Simple Moving Average (SMA)

A Simple Moving Average (SMA) is the simplest and most commonly used moving average. It is calculated by adding the prices of an asset over a specified period and dividing the sum by the number of periods. The formula looks like this:

SMA = Sum of Prices / Number of Periods

Let’s calculate the 10-day SMA of a stock. We add up the stock prices over the past 10 days and divide by 10. Here’s an example:

Day 1: Rs 10

Day 2: Rs 12

Day 3: Rs 14

Day 4: Rs 16

Day 5: Rs 18

Day 6: Rs 20

Day 7: Rs 22

Day 8: Rs 24

Day 9: Rs 26

Day 10: Rs 28

SMA = (10+12+14+16+18+20+22+24+26+28)/10 = Rs 19

So, the 10-day SMA of this stock is Rs 19.

As new prices come in, the oldest price is dropped, and the newest price is added, creating a “moving” average.

The interpretation of SMA is straightforward – it provides a general idea of the stock’s price direction over time. Traders use it to identify potential price reversals or confirm the trend of a stock. For example, if the current price of a stock is trading below its 50-day SMA, it suggests a bearish trend, while a price above its 200-day SMA suggests a bullish trend.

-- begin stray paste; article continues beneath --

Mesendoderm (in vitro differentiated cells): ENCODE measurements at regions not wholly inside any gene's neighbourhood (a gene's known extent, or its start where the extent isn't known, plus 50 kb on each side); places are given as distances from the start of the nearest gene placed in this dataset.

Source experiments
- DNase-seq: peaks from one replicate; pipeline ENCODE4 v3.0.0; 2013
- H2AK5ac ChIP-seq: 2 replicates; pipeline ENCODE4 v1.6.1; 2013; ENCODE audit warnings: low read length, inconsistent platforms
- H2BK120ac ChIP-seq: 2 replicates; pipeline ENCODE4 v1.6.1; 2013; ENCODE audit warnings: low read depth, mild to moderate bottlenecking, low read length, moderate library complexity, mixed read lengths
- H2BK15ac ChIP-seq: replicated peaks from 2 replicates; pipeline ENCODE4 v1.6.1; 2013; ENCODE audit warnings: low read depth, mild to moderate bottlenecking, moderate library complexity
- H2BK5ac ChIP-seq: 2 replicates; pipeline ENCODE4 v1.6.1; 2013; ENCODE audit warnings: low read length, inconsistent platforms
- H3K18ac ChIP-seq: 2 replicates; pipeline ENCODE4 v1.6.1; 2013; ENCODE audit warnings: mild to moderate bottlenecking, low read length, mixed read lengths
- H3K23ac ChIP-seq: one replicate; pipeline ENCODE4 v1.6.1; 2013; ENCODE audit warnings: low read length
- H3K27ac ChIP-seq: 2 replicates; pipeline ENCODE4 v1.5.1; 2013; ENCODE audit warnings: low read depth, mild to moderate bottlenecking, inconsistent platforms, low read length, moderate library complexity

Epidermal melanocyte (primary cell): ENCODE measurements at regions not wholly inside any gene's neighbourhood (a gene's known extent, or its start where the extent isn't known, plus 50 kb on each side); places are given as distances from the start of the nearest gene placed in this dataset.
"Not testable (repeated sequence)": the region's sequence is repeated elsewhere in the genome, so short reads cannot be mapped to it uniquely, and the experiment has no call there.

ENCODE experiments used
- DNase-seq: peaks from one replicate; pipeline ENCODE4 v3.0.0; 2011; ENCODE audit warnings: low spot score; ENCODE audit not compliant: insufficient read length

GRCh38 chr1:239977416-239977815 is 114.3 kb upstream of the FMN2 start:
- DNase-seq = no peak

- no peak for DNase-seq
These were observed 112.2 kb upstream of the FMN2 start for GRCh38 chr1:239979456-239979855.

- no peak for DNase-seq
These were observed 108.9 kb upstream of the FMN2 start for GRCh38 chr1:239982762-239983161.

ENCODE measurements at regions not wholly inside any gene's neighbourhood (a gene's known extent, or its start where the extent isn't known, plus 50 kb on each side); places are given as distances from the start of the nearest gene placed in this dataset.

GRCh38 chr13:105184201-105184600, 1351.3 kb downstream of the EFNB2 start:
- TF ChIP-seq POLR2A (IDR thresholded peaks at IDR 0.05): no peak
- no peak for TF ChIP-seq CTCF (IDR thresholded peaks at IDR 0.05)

However, SMA has its limitations. It can be influenced by outlier events or market noise, which can skew the results. This is where the smoothed moving average comes in.

Exponential Moving Average (EMA)

A smoothed moving average, or EMA, is another type of moving average that is commonly used in technical analysis. It gives more weight to recent prices compared to older prices, making it more responsive to current price movements. The formula for calculating EMA is a bit more complex than SMA, but here it is:

Exponential Moving Average (EMA) 

EMA = (Current Price * (2 / (Number of Periods + 1))) + (Previous EMA * (1 – (2 / (Number of Periods + 1))))

Let’s calculate the 10-day EMA of a stock. We start by calculating the SMA for the first 10 days. Then, we use the formula above to calculate the EMA for Day 11 and beyond. Here’s an example: